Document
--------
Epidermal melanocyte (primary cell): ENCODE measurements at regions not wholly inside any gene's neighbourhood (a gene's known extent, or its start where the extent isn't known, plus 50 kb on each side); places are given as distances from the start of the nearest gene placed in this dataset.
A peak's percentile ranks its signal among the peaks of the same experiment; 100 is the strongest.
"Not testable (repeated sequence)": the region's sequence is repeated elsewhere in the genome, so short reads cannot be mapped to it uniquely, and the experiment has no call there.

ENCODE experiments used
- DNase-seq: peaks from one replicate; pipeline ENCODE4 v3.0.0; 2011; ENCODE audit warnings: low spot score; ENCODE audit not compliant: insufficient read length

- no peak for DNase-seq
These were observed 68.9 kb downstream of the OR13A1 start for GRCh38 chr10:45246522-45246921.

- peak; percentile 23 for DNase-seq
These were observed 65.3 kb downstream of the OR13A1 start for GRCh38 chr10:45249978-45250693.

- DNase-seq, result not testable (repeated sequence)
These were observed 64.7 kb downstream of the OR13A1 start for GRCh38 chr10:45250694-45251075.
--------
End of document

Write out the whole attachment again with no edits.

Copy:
Epidermal melanocyte (primary cell): ENCODE measurements at regions not wholly inside any gene's neighbourhood (a gene's known extent, or its start where the extent isn't known, plus 50 kb on each side); places are given as distances from the start of the nearest gene placed in this dataset.
A peak's percentile ranks its signal among the peaks of the same experiment; 100 is the strongest.
"Not testable (repeated sequence)": the region's sequence is repeated elsewhere in the genome, so short reads cannot be mapped to it uniquely, and the experiment has no call there.

ENCODE experiments used
- DNase-seq: peaks from one replicate; pipeline ENCODE4 v3.0.0; 2011; ENCODE audit warnings: low spot score; ENCODE audit not compliant: insufficient read length

- no peak for DNase-seq
These were observed 68.9 kb downstream of the OR13A1 start for GRCh38 chr10:45246522-45246921.

- peak; percentile 23 for DNase-seq
These were observed 65.3 kb downstream of the OR13A1 start for GRCh38 chr10:45249978-45250693.

- DNase-seq, result not testable (repeated sequence)
These were observed 64.7 kb downstream of the OR13A1 start for GRCh38 chr10:45250694-45251075.